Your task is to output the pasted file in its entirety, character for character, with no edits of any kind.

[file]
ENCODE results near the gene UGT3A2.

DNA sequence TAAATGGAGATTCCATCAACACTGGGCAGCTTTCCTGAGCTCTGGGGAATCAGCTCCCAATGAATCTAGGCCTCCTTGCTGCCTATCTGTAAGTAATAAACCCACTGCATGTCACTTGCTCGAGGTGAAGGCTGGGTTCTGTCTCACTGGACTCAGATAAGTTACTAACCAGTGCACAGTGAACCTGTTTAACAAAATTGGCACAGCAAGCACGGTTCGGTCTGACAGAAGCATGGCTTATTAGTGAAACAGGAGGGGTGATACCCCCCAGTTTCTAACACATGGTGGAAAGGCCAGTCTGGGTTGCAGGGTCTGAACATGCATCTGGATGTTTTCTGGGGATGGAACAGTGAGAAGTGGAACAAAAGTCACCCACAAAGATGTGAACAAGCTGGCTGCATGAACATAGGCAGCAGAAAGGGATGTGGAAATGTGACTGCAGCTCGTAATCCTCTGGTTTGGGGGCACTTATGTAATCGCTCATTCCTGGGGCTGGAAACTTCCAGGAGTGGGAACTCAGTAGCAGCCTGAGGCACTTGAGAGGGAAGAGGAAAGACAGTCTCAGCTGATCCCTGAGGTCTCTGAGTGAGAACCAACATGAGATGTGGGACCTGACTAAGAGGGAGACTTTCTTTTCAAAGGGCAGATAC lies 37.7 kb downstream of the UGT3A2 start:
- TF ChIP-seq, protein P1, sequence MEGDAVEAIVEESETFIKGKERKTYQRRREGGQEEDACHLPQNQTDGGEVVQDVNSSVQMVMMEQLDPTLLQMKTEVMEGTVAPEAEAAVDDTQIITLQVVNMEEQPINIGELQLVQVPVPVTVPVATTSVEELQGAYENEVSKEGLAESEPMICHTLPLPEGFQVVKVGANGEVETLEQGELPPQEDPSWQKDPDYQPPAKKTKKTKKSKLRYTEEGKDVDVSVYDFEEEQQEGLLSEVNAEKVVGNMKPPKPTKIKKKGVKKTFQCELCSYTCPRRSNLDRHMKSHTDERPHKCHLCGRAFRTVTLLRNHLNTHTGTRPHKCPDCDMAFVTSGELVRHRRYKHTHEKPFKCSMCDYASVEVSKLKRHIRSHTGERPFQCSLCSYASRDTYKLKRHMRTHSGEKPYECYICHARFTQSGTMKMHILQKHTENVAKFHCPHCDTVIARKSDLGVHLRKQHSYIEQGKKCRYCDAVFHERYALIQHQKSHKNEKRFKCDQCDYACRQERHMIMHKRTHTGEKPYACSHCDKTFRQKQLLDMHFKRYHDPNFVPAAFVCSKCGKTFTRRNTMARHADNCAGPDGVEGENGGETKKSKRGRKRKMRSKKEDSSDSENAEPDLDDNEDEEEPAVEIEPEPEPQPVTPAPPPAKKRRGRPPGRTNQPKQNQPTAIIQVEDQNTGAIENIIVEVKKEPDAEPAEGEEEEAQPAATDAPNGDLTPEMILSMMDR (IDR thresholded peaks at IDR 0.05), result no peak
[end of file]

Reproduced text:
ENCODE results near the gene UGT3A2.

DNA sequence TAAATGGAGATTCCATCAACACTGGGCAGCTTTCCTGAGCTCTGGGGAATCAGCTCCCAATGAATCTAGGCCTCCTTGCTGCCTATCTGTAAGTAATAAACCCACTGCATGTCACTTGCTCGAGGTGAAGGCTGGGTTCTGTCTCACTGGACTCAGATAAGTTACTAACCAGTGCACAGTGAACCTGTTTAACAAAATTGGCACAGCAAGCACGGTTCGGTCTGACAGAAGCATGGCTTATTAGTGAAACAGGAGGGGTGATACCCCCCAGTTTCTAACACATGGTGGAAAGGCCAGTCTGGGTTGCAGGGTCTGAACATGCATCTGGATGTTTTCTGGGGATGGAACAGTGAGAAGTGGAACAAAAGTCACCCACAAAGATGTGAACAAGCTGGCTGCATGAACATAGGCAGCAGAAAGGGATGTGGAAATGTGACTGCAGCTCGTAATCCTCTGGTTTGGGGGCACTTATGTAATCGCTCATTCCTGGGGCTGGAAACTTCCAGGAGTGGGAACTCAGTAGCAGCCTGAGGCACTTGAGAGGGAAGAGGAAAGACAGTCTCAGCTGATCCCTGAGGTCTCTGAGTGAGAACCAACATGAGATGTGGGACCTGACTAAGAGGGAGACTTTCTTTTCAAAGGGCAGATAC lies 37.7 kb downstream of the UGT3A2 start:
- TF ChIP-seq, protein P1, sequence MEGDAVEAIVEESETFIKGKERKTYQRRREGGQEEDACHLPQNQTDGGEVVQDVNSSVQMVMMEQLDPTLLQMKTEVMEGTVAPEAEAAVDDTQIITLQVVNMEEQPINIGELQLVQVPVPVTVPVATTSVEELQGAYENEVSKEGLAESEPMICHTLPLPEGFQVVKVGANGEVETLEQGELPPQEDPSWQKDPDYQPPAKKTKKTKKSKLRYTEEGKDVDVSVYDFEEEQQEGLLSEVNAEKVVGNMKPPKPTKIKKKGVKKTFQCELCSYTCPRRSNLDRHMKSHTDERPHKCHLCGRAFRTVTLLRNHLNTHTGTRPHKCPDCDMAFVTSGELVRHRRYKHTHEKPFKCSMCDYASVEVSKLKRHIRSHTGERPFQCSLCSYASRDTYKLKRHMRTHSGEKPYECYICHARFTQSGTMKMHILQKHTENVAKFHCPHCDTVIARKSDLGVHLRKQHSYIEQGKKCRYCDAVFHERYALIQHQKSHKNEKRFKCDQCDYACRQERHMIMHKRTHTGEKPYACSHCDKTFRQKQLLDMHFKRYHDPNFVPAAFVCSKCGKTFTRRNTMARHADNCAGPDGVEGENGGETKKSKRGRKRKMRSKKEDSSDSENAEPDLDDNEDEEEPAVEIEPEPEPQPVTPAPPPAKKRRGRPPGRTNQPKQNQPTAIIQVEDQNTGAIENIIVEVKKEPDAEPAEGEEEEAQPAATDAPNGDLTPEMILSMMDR (IDR thresholded peaks at IDR 0.05), result no peak